Step 3: Create Gantt Chart
Col. 1: enter all of the food you intend to cook, and the major infrastructure preparations necessary.
Column 2: break down each item into its major steps.
Columns 3-n: list the available days, and assign each step to one of these days. Consider fridge, freezer, oven, and stove availability when assigning a prep day/time. You may choose to break the final day's activities into several columns, or add text to your boxes to clarify timing for high-use resources such as the oven.
Column n+1: identify the cooking or serving dish you'll need. If you don't have enough, borrow or use disposable pans. Running out of pans can be a serious problem.
Column n+2: identify the course. This helps in timing and food placement.
Columns n+3/4: after dinner, recap your quantities and evaluate what you plan to do next year. I wish I'd done this last year; since I didn't have good records of what was produced/eaten/desired from 2005's 27-person dinner I frequently over-estimated for this year. It's always better to have too much food rather than too little, but a bit of optimization here can give you more room to maneuver.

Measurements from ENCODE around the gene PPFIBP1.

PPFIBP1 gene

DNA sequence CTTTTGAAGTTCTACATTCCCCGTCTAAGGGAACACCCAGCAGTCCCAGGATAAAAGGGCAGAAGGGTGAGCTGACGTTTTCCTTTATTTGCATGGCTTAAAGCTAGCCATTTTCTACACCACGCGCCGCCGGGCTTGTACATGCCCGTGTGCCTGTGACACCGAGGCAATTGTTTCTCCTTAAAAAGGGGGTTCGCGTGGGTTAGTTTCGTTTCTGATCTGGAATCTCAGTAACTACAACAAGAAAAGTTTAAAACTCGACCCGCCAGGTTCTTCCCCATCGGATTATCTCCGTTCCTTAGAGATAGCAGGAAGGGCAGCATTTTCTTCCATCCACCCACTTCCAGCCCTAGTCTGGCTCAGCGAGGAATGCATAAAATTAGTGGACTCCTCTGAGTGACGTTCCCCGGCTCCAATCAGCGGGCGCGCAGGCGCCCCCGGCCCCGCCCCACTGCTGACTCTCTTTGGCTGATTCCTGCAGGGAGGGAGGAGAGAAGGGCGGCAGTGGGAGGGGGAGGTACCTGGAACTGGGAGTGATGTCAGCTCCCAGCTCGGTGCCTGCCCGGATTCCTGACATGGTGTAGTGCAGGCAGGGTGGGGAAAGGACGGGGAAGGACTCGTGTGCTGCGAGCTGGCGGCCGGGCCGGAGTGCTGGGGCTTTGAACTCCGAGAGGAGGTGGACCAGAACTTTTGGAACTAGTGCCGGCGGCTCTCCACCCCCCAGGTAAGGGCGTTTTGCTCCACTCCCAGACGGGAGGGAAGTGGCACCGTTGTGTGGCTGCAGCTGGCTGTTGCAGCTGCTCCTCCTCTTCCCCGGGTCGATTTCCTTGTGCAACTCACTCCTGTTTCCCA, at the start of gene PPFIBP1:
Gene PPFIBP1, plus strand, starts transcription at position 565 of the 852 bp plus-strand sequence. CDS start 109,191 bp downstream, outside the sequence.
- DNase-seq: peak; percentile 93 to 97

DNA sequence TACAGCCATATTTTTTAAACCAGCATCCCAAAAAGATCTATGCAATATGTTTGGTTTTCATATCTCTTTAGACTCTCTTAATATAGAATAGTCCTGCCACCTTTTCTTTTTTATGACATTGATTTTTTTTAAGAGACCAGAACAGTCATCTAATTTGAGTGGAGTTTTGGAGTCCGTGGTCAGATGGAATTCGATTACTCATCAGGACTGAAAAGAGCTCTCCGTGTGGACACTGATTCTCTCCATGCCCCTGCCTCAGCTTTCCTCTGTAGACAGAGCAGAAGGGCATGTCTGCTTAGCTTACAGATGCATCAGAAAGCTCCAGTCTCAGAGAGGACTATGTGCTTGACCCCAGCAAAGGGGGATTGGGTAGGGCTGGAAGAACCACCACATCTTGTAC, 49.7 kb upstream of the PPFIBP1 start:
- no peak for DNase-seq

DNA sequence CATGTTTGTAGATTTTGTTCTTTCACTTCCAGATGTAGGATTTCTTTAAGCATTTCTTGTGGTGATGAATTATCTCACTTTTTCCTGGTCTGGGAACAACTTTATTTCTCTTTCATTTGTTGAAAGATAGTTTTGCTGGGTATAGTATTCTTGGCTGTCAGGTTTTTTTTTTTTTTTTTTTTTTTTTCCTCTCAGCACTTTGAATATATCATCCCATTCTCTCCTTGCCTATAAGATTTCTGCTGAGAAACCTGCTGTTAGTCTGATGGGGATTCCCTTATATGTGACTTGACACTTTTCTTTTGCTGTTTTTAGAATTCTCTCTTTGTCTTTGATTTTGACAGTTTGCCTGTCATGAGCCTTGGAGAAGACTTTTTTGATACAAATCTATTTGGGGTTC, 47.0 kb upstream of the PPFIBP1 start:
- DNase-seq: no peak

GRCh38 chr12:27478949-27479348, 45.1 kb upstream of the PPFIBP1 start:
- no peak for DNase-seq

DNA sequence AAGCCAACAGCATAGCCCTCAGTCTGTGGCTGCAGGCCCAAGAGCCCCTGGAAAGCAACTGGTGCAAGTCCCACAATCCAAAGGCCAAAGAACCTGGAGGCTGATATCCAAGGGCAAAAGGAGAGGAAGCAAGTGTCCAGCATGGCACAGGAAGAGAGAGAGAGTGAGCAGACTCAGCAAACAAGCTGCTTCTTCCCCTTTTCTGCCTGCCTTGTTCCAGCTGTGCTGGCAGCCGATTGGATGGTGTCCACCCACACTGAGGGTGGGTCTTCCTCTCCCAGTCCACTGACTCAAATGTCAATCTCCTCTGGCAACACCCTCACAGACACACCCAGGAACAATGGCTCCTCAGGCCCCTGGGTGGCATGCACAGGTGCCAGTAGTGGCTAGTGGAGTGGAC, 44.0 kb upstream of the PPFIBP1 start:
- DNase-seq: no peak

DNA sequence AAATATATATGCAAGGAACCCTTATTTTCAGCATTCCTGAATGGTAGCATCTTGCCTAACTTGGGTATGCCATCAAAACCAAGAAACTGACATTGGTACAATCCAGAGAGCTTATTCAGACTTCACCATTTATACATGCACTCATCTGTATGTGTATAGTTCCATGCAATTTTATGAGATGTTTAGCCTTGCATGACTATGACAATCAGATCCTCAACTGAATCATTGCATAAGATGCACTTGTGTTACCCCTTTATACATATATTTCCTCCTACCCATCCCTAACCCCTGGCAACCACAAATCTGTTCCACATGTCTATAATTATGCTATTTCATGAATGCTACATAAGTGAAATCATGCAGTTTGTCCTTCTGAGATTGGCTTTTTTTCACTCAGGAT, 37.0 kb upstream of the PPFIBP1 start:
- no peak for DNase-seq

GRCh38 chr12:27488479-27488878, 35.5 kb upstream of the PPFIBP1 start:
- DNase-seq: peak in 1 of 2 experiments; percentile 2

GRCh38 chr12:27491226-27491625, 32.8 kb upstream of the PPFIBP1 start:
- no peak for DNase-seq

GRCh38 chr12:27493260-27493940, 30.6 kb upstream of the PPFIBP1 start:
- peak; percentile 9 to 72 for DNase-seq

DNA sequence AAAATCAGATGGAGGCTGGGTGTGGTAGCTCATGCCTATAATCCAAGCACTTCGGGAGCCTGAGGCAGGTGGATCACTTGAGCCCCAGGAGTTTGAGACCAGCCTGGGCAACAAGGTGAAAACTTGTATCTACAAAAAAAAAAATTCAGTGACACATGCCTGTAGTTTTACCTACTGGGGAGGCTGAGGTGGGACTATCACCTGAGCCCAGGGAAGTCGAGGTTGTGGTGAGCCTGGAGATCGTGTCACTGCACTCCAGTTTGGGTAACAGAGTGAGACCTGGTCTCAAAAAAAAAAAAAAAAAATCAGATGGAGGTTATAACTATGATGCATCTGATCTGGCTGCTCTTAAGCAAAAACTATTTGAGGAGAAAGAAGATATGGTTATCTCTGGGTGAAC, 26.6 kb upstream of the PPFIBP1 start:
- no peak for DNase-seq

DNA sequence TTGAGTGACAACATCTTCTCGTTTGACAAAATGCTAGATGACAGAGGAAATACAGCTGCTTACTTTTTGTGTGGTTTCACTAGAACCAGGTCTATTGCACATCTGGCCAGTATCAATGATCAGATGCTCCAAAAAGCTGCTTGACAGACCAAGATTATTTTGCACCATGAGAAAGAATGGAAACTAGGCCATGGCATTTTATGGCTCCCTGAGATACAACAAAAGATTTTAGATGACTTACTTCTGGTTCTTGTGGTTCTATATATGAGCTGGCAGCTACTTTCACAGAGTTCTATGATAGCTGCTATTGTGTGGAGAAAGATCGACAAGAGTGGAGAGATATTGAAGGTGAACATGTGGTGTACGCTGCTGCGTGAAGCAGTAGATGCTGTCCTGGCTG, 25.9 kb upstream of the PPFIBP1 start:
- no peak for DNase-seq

Hopefully you've got helpers. Give everyone their own color, and label the blocks that must be done by a specific person. Mark up-for-grabs tasks with the "anyone" color, and give the oven a color for good measure. It's not a person, but it's time is valuable and requires scheduling. Black out the squares as you go.
This means that anyone who wanders into the kitchen wanting to help will be able to check for open jobs, and hop right in without too much prompting.